Once the fun is over, the hard work begins. The shoot is done, and now you have several hundred images that need post-production. For many of these images, you might be doing the same edit over and over again, resizing, sharpening, and adjusting color.
It is tedious and time-consuming, but what if there were a way to speed up that workflow by automating some of those edits? Well, for those of you that use any recent incarnation of Photoshop, there is such a tool: Photoshop Actions.
Actions record the steps you are taking during an edit, allowing you to save them and use them again on the next image. Combined with batch processing, you can apply a whole range of post-production edits to your images in no time at all. In this article, we will look at the basics of Photoshop Actions and demonstrate how to create a simple action to batch resize your images for web display.
So, where do we find Actions? Like many Photoshop tools, they have their own palette; if this is not showing on the right side of the screen, then from the Photoshop menu select Window > Actions. On the right of the screen you should now see a palette containing some predefined actions with six icons at the bottom. These icons are how we record, save, and playback our actions script. So, before we go any further, let’s look at what they do.
- On the left, the square icon stops further recording.
- The round icon is the record action button.
- The triangle is the play action button.
- The folder allows you to create a new folder to keep your actions organized.
- The next icon is used to create an action before recording.
- Lastly, the trash icon allows you to delete actions you do not need.
The Actions Palette
So, let’s have a look at making an action to batch resize your images. To start, you are going to need an image to record the action on; this can be one of the batch, or better still, a copy of an image from the batch. With it open in Photoshop, click the Create Action icon. In the new window, we can give the action a new name; pick one that allows you to find it for future use, in this example “Image Resize 800px”.
Next we can add the action to a folder to keep it organized. The function key drop down allows you to run the action directly by pressing a function key. With a suitable name added, click Record.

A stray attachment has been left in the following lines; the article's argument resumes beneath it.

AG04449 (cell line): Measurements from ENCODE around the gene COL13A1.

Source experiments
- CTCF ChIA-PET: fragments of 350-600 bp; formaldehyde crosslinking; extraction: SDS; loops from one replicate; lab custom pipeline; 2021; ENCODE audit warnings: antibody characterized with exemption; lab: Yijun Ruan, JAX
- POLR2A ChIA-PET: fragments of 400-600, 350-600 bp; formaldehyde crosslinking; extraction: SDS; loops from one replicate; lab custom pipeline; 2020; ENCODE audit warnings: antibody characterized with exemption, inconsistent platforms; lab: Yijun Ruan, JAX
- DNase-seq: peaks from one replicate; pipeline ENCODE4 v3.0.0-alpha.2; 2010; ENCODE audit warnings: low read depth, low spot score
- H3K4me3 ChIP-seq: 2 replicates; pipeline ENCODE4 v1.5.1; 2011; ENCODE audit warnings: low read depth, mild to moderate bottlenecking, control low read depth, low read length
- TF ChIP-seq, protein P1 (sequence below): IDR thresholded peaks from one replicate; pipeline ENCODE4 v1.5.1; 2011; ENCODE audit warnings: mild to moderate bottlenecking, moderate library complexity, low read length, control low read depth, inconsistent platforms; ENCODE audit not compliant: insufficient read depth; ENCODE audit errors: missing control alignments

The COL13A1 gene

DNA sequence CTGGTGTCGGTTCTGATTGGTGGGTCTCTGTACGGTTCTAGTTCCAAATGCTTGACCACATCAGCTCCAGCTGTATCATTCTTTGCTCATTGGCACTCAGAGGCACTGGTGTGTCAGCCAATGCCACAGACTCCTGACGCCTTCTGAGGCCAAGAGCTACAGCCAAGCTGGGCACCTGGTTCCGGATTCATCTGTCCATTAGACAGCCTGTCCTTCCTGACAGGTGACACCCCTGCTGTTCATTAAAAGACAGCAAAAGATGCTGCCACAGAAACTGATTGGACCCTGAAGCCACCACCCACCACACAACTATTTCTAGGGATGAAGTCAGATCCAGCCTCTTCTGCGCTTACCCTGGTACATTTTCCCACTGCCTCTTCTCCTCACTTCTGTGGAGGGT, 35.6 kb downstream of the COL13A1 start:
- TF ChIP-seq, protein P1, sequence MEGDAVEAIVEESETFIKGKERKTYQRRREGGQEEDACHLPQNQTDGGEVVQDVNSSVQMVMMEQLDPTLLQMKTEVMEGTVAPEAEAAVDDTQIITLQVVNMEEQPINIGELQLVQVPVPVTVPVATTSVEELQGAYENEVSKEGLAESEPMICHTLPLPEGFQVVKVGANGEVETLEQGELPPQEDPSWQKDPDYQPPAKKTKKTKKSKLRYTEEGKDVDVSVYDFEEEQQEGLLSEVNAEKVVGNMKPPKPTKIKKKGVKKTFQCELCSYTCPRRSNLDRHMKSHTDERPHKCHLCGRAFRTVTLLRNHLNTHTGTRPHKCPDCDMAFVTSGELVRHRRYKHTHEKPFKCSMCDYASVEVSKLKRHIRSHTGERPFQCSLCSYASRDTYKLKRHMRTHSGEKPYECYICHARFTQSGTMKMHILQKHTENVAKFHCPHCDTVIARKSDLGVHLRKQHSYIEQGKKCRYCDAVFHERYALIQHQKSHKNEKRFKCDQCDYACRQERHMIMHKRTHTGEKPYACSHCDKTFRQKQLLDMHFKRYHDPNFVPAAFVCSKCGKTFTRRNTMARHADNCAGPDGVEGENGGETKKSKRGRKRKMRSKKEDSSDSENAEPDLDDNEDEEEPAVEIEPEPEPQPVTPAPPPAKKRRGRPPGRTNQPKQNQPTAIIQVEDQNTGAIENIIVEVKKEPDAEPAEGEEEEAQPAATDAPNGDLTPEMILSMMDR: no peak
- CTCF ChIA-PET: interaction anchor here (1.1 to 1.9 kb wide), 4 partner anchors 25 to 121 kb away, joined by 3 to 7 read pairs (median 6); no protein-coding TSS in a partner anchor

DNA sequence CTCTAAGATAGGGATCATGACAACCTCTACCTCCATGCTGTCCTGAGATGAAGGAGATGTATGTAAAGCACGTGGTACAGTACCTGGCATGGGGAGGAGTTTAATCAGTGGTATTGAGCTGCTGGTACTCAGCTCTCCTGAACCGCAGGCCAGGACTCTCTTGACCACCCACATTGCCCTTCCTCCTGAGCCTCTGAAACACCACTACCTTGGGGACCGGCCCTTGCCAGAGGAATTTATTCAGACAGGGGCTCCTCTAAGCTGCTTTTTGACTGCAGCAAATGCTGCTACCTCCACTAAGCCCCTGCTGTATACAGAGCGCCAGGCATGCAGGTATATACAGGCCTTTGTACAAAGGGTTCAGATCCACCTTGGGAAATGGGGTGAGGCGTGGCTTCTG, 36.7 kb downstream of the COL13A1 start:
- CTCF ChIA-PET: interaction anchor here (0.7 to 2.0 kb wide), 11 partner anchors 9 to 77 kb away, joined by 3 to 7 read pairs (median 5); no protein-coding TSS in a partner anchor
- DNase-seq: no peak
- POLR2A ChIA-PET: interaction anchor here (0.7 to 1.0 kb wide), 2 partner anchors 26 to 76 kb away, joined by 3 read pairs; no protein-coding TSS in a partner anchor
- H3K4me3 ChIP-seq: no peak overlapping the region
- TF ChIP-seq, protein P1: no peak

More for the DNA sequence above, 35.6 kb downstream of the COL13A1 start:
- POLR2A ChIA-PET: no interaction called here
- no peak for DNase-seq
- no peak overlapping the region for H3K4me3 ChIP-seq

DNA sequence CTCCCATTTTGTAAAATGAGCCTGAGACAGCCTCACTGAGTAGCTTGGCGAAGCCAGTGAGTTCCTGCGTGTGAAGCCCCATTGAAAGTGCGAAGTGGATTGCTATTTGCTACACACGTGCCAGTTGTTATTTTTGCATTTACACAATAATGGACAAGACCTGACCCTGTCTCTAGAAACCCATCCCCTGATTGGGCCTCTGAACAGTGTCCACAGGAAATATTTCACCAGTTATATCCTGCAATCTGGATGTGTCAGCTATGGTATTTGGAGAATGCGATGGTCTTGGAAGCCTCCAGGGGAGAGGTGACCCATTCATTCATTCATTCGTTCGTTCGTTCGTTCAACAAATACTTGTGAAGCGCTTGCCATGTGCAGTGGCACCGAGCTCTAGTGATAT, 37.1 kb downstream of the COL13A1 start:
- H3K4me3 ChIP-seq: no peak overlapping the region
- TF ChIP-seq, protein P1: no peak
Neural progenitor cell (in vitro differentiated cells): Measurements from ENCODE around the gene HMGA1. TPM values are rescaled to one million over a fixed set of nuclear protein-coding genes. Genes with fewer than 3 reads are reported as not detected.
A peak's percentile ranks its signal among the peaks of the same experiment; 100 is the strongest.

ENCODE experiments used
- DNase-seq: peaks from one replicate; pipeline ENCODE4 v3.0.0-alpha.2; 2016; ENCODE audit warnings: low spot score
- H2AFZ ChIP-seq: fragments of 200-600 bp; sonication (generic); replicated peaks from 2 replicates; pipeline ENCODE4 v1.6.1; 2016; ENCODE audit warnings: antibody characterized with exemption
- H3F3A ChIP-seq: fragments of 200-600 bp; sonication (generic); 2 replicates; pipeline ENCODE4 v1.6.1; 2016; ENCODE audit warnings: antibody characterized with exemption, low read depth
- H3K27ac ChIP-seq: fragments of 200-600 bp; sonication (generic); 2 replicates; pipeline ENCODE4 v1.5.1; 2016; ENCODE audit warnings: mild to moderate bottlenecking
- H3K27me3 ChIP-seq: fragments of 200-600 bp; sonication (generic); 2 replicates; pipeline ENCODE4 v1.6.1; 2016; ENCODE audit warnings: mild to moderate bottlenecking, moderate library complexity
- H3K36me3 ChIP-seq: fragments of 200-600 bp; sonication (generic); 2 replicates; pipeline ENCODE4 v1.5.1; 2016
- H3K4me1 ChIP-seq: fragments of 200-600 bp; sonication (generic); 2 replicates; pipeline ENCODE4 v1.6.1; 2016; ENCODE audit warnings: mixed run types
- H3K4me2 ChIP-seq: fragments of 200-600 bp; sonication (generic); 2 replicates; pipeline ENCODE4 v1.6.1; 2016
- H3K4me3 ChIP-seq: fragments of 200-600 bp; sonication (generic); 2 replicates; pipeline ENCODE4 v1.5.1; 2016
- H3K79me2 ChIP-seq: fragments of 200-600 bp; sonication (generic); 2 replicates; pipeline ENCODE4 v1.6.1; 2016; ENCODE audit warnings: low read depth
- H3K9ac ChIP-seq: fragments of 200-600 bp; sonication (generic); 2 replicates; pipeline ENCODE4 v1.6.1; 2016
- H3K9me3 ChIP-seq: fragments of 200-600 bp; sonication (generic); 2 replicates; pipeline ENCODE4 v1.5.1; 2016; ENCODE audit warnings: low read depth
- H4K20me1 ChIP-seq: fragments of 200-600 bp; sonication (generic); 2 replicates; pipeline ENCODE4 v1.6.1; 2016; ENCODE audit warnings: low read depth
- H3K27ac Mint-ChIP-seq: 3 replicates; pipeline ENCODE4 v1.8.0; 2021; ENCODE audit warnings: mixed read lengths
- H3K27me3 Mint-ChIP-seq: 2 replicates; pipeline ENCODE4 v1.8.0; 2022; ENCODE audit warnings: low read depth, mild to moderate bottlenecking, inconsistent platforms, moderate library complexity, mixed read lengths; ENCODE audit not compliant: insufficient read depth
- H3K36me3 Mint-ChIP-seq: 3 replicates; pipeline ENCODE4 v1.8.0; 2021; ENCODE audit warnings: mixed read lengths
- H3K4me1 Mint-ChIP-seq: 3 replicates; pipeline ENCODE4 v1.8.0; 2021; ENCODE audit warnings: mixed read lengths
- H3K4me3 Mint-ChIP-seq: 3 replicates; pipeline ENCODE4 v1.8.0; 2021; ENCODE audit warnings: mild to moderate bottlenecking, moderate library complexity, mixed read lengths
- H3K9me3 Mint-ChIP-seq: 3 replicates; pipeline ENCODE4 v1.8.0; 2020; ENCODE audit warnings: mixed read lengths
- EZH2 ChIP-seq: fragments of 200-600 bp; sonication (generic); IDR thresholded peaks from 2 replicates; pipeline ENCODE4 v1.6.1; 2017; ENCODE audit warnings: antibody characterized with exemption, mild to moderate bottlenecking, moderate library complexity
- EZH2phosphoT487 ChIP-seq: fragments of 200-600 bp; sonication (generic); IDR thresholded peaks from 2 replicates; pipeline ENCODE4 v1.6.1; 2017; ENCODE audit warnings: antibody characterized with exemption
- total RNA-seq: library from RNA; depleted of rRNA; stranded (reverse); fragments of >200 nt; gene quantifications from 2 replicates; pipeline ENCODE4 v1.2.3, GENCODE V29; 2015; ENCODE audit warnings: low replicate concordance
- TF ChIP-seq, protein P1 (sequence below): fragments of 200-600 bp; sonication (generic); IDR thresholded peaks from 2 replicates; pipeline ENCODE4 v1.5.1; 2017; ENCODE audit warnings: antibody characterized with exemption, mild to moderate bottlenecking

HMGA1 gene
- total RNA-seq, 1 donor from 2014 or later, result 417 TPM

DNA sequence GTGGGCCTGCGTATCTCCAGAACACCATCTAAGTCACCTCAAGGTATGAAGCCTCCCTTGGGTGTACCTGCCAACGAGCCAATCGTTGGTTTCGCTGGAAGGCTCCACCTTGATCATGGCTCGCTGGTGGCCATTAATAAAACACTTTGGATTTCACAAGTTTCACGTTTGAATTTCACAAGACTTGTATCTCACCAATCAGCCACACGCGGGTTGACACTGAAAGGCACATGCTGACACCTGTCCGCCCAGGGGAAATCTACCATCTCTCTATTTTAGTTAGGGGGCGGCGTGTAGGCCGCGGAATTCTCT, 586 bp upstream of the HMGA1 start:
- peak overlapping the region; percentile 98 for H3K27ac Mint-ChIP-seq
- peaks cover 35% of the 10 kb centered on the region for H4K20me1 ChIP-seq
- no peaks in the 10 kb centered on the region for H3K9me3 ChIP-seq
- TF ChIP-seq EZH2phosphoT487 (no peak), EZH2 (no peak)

For this action, we are going to resize our images to 800 pixels width for web use. From the menu, select Image > Image Size. Set the image units to pixels, and in the width box, type 800 making sure that the height unit is linked. Make sure the image resolution is set to 72 PPI. Now, set the most suitable resize algorithm, as in this case as we are reducing the image size, we will use Bicubic Sharper. Click OK.
Resize the Image
As we can see from the Actions palette, the edit has been recorded, but we are still recording. Because we intend this action to be a batch action, we will now add the next step, which is to save the image. From the menu select File > Save As and select a suitable file name.
With the image saved, the next step is to close the image. This is important; if the image is not closed, you will end up with multiple images open in Photoshop gradually slowing the process down. Once the image has closed, click the action stop button.
Now to batch resize using this action, from the menu, go to File > Automate > Batch. At the top, select the folder your action is in, then the action itself. Under source, you can choose from images already open in Photoshop or images in a folder. If you select Folder, you need to select the required folder using the choose button. Be aware that the action will resize all the images in that folder.
Under Destination, we can select how and where to save our images. Save and Close does just that, replacing the image in the folder with the resized version. Folder will create new images in a folder of your choice. We are going to create a new folder and use that. Next we need to check “Override Action ‘Save As’ Commands” This will allow us to rename the images and give them a unique file name.
In the first File Naming box, give your image a suitable name. In the next box to the right, use the drop down to select a 1-, 2-, or 3-digit serial. Lastly, from the next box, second row on the left, select extension. This will add the file extension such as .jpg to the images. You can also define a starting number for your serial from the bottom.
Once happy click OK and you will see Photoshop run through all the images in your folder, carrying out the action on them.
The Batch Process
If you wish to carry out the action on just one image, then open that image in Photoshop and from the Actions Palette, select the required action and click the Play button.
As you can see, actions are a simple but powerful way to automate your post-production in Photoshop. The action we have demonstrated is fairly simple, but with a little patience and planning, you can create actions to automate even the most complex Photoshop techniques. As well as creating your own actions, there is a wealth of pre-made actions both free and paid to cover virtually every technique you may need.